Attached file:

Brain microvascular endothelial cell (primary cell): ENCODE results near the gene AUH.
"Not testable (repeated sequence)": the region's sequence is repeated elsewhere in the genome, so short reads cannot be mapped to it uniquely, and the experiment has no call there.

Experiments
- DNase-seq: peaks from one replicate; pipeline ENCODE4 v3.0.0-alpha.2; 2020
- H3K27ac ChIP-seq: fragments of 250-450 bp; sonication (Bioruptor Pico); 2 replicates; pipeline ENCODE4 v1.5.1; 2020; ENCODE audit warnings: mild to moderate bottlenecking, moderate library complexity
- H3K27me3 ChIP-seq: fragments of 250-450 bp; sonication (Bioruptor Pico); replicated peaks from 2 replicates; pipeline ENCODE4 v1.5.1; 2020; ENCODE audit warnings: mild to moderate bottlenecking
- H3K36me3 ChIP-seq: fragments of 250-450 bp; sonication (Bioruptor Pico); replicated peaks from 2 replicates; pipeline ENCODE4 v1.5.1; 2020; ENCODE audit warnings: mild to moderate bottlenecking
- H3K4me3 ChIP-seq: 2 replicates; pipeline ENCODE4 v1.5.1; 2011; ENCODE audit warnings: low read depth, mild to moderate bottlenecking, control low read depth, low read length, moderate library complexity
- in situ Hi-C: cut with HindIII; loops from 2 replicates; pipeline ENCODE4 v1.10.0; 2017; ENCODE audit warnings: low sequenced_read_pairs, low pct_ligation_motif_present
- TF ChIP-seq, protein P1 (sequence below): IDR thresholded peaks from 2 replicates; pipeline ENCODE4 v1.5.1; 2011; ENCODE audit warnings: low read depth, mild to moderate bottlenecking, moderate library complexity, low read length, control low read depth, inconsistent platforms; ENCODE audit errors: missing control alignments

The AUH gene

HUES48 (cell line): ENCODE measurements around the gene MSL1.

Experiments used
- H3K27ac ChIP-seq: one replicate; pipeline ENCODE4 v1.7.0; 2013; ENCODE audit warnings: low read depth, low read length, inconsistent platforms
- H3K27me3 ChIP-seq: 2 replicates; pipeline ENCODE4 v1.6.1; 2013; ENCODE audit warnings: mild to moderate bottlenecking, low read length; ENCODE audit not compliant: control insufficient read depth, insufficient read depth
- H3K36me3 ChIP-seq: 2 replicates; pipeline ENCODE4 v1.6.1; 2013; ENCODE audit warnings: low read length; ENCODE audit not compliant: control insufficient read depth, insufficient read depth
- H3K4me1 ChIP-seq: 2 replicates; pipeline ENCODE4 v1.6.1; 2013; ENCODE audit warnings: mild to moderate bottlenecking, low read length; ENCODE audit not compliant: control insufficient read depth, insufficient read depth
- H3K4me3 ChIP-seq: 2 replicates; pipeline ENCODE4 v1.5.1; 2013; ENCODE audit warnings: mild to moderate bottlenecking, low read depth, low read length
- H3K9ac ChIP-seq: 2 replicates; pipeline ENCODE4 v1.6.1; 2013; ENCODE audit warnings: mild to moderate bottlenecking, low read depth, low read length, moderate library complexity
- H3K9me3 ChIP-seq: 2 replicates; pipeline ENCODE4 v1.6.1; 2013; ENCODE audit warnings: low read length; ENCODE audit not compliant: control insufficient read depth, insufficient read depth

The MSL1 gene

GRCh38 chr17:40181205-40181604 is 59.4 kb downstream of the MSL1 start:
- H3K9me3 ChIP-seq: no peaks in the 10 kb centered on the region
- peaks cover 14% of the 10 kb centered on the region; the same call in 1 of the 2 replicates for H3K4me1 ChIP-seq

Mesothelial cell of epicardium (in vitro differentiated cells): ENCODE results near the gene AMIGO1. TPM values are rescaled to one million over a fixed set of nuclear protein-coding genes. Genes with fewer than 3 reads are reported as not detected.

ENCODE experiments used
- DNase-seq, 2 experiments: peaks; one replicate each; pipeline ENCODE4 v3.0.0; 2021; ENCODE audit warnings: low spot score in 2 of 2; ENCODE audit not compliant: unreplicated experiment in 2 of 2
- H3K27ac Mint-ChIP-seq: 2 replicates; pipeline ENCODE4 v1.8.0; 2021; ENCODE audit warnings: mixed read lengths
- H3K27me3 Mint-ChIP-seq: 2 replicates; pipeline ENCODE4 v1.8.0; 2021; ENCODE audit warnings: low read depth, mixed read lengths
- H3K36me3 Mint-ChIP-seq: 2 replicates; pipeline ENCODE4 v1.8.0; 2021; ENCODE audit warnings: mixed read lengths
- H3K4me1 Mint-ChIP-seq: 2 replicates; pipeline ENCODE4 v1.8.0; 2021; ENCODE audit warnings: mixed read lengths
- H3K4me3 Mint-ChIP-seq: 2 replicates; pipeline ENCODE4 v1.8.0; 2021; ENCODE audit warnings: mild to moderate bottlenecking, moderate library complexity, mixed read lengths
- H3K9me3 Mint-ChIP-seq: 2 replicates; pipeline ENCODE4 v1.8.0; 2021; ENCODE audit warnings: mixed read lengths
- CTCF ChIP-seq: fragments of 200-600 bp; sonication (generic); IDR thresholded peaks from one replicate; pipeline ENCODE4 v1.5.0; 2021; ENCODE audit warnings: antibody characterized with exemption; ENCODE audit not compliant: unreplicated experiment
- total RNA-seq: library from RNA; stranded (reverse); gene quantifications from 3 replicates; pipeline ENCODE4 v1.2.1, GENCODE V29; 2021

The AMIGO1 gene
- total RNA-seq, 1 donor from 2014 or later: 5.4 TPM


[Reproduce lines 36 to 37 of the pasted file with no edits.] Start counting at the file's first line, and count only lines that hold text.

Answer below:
The AMIGO1 gene
- total RNA-seq, 1 donor from 2014 or later: 5.4 TPM